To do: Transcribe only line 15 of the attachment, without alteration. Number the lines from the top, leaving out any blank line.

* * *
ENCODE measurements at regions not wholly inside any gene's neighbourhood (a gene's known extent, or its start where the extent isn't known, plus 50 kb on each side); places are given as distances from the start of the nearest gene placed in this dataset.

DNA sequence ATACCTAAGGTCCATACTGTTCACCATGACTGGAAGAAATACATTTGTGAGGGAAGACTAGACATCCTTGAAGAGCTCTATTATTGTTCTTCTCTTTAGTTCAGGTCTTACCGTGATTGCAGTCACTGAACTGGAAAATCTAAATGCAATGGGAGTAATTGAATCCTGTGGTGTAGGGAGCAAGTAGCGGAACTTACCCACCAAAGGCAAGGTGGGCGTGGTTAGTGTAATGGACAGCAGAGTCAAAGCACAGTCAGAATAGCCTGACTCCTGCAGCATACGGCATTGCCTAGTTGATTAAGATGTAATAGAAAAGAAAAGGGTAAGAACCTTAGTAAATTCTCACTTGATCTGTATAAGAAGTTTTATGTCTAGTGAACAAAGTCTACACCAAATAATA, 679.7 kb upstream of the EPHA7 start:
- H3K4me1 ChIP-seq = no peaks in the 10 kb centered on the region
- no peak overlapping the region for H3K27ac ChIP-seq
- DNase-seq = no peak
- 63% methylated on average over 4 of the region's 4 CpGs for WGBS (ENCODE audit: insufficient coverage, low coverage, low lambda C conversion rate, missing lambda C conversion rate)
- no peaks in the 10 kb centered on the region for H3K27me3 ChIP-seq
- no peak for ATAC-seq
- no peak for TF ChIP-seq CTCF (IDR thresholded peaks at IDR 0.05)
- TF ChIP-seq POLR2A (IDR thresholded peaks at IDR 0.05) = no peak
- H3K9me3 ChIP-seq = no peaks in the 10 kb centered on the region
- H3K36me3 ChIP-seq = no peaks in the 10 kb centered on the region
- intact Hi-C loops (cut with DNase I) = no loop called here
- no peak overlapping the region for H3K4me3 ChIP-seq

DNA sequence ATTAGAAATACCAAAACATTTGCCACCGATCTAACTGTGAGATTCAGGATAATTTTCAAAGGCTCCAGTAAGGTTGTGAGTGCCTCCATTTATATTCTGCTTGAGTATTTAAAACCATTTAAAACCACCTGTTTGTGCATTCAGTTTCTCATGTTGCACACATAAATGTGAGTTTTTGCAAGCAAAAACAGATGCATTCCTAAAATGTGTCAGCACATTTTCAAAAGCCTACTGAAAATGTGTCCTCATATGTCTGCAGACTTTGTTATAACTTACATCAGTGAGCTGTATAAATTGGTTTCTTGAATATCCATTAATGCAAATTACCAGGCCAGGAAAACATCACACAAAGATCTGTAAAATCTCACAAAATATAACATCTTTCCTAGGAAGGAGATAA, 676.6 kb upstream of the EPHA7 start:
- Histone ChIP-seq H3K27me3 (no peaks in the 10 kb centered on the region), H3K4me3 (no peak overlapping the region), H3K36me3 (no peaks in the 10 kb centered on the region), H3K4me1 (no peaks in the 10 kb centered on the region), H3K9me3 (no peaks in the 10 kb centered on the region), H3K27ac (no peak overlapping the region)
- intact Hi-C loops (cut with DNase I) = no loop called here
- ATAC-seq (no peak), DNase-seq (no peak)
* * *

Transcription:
DNA sequence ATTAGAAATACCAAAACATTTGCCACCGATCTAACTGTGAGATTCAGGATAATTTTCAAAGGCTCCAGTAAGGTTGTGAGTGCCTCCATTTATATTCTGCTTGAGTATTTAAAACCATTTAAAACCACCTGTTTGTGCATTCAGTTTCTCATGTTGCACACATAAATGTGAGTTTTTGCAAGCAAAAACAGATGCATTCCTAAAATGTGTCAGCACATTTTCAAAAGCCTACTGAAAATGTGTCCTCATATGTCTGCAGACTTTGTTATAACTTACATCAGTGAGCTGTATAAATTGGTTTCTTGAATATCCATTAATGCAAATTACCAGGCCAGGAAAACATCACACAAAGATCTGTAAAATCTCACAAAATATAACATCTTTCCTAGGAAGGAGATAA, 676.6 kb upstream of the EPHA7 start: